#!./perl -w
# Now they'll be wanting biff! and zap! tests too.
BEGIN {
unshift @INC, 't/CORE/lib';
require 't/CORE/test.pl';
}
# This calculation ought to be within 0.001 of the right answer.
my $bits_in_uv = int (0.001 + log (~0+1) / log 2);
# 3**30 < 2**48, don't trust things outside that range on a Cray
# Likewise other 3 should not overflow 48 bits if I did my sums right.
my @pow = ([ 3, 30, 1e-14],
[ 4, 32, 0],
[ 5, 20, 1e-14],
[2.5, 10, 1e-14],
[ -2, 69, 0],
[ -3, 30, 1e-14],
);
my $tests;
$tests += $_->[1] foreach @pow;
plan tests => 13 + $bits_in_uv + $tests;
# (-3)**3 gave 27 instead of -27 before change #20167.
# Let's test the other similar edge cases, too.
is((-3)**0, 1, "negative ** 0 = 1");
is((-3)**1, -3, "negative ** 1 = self");
is((-3)**2, 9, "negative ** 2 = positive");
is((-3)**3, -27, "(negative int) ** (odd power) is negative");
# Positives shouldn't be a problem
is(3**0, 1, "positive ** 0 = 1");
is(3**1, 3, "positive ** 1 = self");
is(3**2, 9, "positive ** 2 = positive");
is(3**3, 27, "(positive int) ** (odd power) is positive");
# And test order of operations while we're at it
is(-3**0, -1);
is(-3**1, -3);
is(-3**2, -9);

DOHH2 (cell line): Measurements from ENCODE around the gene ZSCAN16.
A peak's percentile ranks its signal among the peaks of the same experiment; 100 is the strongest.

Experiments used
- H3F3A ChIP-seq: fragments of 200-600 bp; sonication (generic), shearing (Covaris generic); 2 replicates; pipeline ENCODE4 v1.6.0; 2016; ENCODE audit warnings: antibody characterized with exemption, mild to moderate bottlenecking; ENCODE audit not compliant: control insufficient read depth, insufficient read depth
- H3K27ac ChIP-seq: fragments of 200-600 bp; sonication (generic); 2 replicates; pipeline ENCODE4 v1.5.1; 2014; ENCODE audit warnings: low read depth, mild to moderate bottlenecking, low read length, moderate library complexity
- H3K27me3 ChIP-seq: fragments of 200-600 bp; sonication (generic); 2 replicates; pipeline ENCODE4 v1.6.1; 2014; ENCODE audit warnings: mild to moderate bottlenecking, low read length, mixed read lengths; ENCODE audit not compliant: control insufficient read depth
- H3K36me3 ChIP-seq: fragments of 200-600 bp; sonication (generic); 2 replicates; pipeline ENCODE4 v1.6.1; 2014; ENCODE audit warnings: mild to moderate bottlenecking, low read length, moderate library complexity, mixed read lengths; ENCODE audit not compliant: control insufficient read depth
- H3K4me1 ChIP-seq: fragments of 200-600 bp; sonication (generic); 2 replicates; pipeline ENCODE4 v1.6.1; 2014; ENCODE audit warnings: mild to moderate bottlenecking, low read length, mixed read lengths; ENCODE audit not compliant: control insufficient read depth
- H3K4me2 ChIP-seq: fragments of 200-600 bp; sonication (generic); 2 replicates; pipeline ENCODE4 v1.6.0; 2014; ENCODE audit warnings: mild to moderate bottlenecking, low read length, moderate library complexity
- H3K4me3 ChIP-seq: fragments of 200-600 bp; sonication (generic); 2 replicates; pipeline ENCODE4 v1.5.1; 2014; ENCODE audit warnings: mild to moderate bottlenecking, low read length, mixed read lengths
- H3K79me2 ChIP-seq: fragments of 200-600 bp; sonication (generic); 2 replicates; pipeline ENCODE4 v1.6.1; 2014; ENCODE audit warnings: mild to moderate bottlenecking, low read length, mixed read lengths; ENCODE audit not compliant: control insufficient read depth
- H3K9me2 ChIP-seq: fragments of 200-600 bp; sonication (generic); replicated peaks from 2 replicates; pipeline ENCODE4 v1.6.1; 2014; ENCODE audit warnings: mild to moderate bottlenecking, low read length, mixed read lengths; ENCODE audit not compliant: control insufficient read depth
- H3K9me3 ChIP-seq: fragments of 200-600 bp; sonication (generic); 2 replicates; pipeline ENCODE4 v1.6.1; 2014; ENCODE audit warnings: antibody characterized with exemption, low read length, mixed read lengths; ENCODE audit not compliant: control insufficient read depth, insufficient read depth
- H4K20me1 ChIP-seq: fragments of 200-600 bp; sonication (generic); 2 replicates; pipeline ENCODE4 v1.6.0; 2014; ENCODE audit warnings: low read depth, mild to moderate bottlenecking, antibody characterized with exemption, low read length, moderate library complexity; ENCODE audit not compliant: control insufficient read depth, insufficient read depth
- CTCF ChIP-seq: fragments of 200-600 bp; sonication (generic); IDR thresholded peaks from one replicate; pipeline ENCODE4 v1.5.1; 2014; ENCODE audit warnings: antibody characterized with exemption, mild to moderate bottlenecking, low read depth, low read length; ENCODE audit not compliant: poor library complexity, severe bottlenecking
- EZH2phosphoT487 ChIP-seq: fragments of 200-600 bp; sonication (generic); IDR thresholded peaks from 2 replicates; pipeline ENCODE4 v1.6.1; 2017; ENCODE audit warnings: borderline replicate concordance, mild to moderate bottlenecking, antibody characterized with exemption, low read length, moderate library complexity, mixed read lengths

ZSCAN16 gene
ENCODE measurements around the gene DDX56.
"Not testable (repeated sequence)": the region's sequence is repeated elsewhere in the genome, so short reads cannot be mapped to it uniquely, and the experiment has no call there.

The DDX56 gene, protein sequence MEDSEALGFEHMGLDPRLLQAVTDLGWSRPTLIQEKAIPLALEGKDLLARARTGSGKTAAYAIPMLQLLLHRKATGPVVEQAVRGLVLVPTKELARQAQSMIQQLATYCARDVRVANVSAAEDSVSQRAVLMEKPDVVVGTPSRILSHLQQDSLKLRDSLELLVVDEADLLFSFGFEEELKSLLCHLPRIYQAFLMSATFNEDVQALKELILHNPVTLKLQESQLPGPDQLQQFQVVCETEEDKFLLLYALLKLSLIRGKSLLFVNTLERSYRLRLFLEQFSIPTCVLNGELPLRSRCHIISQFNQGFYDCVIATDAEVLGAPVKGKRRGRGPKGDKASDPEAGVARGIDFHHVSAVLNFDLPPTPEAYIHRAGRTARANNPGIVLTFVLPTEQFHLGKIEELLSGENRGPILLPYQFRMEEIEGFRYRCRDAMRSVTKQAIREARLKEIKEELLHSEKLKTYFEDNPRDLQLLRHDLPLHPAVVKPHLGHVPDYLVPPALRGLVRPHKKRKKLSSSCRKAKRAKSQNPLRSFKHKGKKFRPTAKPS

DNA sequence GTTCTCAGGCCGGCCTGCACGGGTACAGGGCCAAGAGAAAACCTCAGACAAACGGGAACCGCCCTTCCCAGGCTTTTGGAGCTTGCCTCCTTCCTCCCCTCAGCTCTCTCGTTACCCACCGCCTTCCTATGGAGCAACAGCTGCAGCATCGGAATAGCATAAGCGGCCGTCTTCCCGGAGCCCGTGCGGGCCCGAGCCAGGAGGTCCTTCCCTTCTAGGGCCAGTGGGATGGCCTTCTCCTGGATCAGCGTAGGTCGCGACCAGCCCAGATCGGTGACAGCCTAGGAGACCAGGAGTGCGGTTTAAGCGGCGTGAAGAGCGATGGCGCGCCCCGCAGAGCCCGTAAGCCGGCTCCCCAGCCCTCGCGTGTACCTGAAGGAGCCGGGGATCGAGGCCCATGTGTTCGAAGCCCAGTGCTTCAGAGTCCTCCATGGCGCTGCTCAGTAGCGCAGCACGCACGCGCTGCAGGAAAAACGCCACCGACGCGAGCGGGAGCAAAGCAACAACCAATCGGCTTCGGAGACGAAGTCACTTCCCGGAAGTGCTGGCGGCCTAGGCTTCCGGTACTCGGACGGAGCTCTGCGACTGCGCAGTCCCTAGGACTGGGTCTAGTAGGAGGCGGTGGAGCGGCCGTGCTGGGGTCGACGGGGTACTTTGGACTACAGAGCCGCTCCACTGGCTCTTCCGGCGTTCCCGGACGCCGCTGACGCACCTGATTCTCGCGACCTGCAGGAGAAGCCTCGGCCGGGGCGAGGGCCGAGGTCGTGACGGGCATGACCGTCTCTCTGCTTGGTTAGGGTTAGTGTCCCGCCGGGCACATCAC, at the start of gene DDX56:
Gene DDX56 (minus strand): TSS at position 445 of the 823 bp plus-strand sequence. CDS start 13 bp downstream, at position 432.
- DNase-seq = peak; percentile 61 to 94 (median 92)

is(-3**3, -27);
# Ought to be 32, 64, 36 or something like that.
my $remainder = $bits_in_uv & 3;
cmp_ok ($remainder, '==', 0, 'Sanity check bits in UV calculation')
or printf "# ~0 is %d (0x%d) which gives $bits_in_uv bits\n", ~0, ~0;
# These are a lot of brute force tests to see how accurate $m ** $n is.
# Unfortunately rather a lot of perl programs expect 2 ** $n to be integer
# perfect, forgetting that it's a call to floating point pow() which never
# claims to deliver perfection.
foreach my $n (0..$bits_in_uv - 1) {
my $pow = 2 ** $n;
my $int = 1 << $n;
cmp_ok ($pow, '==', $int, "2 ** $n vs 1 << $n");
}
foreach my $pow (@pow) {
my ($base, $max, $range) = @$pow;
my $expect = 1;
foreach my $n (0..$max-1) {
my $got = $base ** $n;
within ($got, $expect, $range, "$base ** $n got[$got] expect[$expect]");
$expect *= $base;
}
}